we find no evidence that the CONUS average temperature trends are inflated due to poor station siting.

2.Fall, S., A. Watts, J. Nielsen-Gammon, E. Jones, D. Niyogi, J. Christy, and R.A. Pielke Sr., 2011: Analysis of the impacts of station exposure on the U.S. Historical Climatology Network temperatures and temperature trends. J. Geophys. Res.,  116, D14120, doi:10.1029/2010JD015146.Copyright (2011) American Geophysical Union

This paper reported

Temperature trend estimates vary according to site classification, with poor siting leading to an overestimate of minimum temperature trends and an underestimate of maximum temperature trends, resulting in particular in a substantial difference in estimates of the diurnal temperature range trends. The opposite‐signed differences of maximum and minimum temperature trends are similar in magnitude, so that the overall mean temperature trends are nearly identical across site classifications.

3.Watts et al, 2012: An area and distance weighted analysis of the impacts of station exposure on the U.S. Historical Climatology Network temperatures and temperature trends [to be submitted to JGR]

They reported

Comparisons demonstrate that NOAA adjustment processes fail to adjust poorly sited 54 stations downward to match the well sited stations, but actually adjusts the well sited 55 stations upwards to match the poorly sited stations. Well sited rural stations show a warming nearly three times greater after USHCNv2 adjustments are applied.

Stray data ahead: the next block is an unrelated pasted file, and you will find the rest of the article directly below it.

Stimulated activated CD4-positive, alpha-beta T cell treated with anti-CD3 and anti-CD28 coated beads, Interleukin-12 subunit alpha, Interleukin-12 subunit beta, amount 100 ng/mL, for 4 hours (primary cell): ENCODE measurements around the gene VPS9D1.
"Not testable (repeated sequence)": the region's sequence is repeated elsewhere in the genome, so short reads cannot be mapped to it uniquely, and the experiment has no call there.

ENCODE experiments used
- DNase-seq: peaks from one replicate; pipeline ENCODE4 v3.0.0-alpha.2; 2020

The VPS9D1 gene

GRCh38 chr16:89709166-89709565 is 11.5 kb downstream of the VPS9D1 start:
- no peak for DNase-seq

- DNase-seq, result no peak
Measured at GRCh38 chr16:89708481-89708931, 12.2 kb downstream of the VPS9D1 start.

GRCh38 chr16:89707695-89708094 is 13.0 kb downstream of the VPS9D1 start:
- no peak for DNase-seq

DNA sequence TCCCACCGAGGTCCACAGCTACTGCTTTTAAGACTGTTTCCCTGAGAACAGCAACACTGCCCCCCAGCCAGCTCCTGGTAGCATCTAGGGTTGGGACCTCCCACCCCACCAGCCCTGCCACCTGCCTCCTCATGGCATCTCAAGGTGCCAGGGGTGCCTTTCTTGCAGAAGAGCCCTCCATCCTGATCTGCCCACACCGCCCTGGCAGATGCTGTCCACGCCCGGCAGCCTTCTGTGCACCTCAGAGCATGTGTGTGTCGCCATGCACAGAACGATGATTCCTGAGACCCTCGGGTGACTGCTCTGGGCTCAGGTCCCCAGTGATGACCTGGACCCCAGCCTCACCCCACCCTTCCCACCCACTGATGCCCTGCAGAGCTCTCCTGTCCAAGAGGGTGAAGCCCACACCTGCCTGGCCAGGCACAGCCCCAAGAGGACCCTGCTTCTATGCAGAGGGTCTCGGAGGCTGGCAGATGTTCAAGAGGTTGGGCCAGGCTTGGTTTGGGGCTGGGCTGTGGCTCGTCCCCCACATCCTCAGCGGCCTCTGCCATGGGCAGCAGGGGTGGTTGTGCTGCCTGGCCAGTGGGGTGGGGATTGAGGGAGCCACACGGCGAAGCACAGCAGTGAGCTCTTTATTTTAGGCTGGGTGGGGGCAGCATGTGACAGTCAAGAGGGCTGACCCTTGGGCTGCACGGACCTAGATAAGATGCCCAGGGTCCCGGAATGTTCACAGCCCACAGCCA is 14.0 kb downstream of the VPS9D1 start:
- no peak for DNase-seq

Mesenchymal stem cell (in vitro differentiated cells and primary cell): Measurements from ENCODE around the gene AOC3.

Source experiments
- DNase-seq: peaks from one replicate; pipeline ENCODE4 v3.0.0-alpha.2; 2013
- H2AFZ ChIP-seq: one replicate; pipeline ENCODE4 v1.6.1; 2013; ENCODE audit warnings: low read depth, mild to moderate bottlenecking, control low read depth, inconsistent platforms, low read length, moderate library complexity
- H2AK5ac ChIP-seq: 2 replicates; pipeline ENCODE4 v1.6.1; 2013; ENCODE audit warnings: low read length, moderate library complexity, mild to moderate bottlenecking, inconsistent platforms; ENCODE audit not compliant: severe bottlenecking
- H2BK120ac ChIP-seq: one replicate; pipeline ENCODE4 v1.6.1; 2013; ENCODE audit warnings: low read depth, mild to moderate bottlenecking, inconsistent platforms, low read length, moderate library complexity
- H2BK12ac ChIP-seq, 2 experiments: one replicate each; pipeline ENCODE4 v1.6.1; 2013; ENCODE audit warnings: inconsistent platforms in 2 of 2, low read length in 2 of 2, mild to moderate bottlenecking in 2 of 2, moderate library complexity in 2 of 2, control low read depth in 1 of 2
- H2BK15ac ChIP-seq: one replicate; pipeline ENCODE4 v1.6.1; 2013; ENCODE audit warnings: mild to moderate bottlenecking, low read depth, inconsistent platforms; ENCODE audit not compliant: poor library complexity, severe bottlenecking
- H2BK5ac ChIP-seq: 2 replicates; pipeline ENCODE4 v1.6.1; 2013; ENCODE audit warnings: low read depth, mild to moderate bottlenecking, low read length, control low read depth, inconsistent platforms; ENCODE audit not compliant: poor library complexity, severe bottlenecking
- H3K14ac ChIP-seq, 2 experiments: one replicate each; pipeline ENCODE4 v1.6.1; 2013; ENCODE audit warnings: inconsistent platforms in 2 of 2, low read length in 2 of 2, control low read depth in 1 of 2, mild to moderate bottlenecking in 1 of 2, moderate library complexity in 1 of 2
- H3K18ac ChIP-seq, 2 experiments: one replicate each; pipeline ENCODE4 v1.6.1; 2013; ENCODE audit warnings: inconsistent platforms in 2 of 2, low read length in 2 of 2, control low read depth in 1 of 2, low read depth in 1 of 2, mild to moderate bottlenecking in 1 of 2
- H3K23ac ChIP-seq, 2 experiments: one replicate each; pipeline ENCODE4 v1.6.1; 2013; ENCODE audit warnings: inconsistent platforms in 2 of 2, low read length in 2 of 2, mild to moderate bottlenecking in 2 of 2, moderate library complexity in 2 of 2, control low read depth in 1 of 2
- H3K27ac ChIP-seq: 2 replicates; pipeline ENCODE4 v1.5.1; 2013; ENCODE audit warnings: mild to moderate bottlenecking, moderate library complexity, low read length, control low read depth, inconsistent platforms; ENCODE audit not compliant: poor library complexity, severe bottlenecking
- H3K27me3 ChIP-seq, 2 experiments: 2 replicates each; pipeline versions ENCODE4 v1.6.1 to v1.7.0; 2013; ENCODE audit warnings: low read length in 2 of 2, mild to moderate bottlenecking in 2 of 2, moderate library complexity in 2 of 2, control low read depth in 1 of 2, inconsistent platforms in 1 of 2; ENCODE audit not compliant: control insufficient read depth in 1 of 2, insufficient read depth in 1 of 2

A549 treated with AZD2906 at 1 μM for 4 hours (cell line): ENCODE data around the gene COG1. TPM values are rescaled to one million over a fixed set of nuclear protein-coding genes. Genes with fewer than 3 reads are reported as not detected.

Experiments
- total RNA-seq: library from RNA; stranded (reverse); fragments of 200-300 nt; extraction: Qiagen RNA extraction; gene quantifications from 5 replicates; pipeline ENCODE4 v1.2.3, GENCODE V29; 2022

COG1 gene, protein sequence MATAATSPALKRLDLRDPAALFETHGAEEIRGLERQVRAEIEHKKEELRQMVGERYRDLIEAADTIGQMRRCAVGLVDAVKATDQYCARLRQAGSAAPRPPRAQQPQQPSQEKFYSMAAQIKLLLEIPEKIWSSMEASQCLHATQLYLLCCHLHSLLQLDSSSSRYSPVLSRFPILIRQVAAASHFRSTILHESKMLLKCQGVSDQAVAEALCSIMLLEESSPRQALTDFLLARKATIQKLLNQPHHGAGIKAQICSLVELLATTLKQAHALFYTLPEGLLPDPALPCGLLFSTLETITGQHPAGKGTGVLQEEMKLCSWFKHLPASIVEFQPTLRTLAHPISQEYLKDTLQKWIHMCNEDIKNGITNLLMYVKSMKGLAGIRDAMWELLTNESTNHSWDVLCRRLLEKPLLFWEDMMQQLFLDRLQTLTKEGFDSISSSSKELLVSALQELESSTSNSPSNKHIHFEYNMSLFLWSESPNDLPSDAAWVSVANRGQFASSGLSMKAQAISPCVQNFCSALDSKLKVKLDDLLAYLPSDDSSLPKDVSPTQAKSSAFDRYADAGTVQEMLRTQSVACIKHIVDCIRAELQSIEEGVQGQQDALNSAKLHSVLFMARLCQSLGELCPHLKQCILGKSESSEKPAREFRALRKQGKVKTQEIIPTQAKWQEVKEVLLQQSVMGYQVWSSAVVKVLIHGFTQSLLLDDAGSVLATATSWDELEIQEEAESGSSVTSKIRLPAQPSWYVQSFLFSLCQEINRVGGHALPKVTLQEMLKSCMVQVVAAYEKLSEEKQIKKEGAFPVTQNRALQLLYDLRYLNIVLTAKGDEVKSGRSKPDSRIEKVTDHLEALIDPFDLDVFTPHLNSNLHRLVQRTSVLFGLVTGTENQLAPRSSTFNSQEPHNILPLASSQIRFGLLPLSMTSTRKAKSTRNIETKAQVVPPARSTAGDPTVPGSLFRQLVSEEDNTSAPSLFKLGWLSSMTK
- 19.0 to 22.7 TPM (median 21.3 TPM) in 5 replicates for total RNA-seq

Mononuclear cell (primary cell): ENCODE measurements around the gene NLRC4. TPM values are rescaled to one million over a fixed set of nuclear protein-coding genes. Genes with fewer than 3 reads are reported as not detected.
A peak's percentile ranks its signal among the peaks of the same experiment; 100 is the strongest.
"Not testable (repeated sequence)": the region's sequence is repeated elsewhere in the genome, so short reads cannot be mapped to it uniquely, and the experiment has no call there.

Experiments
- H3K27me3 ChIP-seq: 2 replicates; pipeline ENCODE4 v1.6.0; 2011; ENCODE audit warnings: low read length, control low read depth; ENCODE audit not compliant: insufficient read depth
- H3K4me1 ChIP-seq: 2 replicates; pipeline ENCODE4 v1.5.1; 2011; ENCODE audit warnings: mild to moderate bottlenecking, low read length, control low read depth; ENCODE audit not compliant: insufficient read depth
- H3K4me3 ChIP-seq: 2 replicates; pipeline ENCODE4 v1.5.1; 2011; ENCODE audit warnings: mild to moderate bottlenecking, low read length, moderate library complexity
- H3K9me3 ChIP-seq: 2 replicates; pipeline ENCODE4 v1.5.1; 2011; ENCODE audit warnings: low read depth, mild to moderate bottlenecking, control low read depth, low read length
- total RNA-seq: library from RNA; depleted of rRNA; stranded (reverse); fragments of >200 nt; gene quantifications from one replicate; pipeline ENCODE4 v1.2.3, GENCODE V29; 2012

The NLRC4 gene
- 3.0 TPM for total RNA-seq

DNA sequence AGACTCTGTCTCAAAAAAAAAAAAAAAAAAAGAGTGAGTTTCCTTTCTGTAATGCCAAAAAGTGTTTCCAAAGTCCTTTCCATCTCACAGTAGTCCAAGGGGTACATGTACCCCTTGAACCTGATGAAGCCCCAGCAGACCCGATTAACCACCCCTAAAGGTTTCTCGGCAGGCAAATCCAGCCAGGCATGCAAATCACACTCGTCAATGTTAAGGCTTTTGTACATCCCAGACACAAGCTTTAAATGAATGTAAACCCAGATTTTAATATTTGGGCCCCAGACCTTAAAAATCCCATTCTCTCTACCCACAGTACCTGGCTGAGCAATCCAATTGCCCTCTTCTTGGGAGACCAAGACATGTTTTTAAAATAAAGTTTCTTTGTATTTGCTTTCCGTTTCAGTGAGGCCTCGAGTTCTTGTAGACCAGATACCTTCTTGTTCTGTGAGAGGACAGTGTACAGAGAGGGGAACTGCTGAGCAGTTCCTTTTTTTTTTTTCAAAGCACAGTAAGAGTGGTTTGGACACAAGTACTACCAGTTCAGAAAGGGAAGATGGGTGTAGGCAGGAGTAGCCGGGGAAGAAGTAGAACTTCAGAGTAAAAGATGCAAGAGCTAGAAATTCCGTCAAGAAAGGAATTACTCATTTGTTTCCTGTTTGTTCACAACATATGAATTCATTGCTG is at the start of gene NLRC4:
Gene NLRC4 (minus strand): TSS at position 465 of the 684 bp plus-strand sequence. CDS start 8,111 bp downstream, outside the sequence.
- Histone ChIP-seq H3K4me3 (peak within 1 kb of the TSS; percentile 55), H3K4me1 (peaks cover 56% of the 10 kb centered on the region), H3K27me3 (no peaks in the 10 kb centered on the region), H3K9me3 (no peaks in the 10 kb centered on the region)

Both the Fall et al (2011) and Watts et al (2012) are game changers IF they are robust.  Fall et al, [which used a more complete set of data than in Menne et al 2010] while it did not find a statistically significant effect on the mean temperature trend,  did find a significant trend for maximum and minimum temperatures.  Watts et al (2012) also found a significant difference due to siting even in the mean temperature trends.

However, while the Fall et al (2012) paper has passed peer review, Watts et al (2012) has not. Also, while Watts et al (2012) used a more up-to-date classification of siting quality, it did not assess the impact of the time-of-observation-bias (TOB).  This work is now in progress and I am providing suggestions in its assessment.

The inclusion of the TOB may eliminate the differences in trends in the means, maximum and minimum temperatures between well- and poorly-sited locations. Or it might just eliminate the differences in one or two of these temperature measures.  If it eliminates all of them, the Watts et al 2012 study remains a game changer, as it would confirm (from a skeptical source) that the BEST. NCDC, GISS and CRU assumption that siting quality does not matter is robust.  This is not the “game changer” that we expected, but if that is what the science tells us, you accept it.  Coming from the detailed, thorough analysis that Anthony is leading, this would be a definitive result.

However, if one or more of the temperature measures do depend on siting quality, it is also game changer as this would confirm a significant bias in the use of poorly sited land surface temperatures in the construction of gridded and larger scale (global) average surface minimum, maximum and/or mean temperature anomalies.  This would be a conclusion that BEST, NCDC, GISS and CRU would undoubtedly test.  This how science should be done. Up to the present, however, the BEST, NCDC, GISS and CRU research groups have incompletely examined these issues.